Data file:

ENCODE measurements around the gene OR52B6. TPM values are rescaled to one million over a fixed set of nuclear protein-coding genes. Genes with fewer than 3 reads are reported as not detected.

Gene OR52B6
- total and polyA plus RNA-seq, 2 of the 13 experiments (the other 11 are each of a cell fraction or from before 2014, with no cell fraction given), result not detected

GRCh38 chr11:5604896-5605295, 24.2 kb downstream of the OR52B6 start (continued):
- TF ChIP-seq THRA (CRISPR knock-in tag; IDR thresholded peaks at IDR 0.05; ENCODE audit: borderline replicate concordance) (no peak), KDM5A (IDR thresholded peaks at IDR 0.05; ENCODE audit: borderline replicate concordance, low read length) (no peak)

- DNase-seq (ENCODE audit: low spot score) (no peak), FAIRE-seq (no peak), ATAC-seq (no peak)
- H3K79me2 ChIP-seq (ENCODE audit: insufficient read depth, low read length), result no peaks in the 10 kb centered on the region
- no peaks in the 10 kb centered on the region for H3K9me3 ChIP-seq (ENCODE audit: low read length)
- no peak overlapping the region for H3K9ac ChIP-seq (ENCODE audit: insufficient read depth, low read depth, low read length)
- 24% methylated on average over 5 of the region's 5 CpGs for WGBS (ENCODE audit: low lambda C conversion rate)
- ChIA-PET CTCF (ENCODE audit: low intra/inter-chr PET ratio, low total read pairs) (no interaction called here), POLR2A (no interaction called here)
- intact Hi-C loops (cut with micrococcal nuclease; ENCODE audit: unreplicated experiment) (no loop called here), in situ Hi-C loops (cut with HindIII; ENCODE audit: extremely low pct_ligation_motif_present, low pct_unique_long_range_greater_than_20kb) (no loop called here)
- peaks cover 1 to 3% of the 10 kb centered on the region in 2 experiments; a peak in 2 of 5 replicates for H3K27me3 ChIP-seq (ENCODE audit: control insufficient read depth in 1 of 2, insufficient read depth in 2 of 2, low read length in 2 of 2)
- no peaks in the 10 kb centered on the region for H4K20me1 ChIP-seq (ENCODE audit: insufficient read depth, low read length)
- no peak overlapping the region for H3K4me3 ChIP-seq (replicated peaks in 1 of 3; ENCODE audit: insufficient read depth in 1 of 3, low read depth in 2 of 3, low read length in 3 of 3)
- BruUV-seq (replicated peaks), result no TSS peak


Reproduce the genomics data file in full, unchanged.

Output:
ENCODE measurements around the gene OR52B6. TPM values are rescaled to one million over a fixed set of nuclear protein-coding genes. Genes with fewer than 3 reads are reported as not detected.

Gene OR52B6
- total and polyA plus RNA-seq, 2 of the 13 experiments (the other 11 are each of a cell fraction or from before 2014, with no cell fraction given), result not detected

GRCh38 chr11:5604896-5605295, 24.2 kb downstream of the OR52B6 start (continued):
- TF ChIP-seq THRA (CRISPR knock-in tag; IDR thresholded peaks at IDR 0.05; ENCODE audit: borderline replicate concordance) (no peak), KDM5A (IDR thresholded peaks at IDR 0.05; ENCODE audit: borderline replicate concordance, low read length) (no peak)

- DNase-seq (ENCODE audit: low spot score) (no peak), FAIRE-seq (no peak), ATAC-seq (no peak)
- H3K79me2 ChIP-seq (ENCODE audit: insufficient read depth, low read length), result no peaks in the 10 kb centered on the region
- no peaks in the 10 kb centered on the region for H3K9me3 ChIP-seq (ENCODE audit: low read length)
- no peak overlapping the region for H3K9ac ChIP-seq (ENCODE audit: insufficient read depth, low read depth, low read length)
- 24% methylated on average over 5 of the region's 5 CpGs for WGBS (ENCODE audit: low lambda C conversion rate)
- ChIA-PET CTCF (ENCODE audit: low intra/inter-chr PET ratio, low total read pairs) (no interaction called here), POLR2A (no interaction called here)
- intact Hi-C loops (cut with micrococcal nuclease; ENCODE audit: unreplicated experiment) (no loop called here), in situ Hi-C loops (cut with HindIII; ENCODE audit: extremely low pct_ligation_motif_present, low pct_unique_long_range_greater_than_20kb) (no loop called here)
- peaks cover 1 to 3% of the 10 kb centered on the region in 2 experiments; a peak in 2 of 5 replicates for H3K27me3 ChIP-seq (ENCODE audit: control insufficient read depth in 1 of 2, insufficient read depth in 2 of 2, low read length in 2 of 2)
- no peaks in the 10 kb centered on the region for H4K20me1 ChIP-seq (ENCODE audit: insufficient read depth, low read length)
- no peak overlapping the region for H3K4me3 ChIP-seq (replicated peaks in 1 of 3; ENCODE audit: insufficient read depth in 1 of 3, low read depth in 2 of 3, low read length in 3 of 3)
- BruUV-seq (replicated peaks), result no TSS peak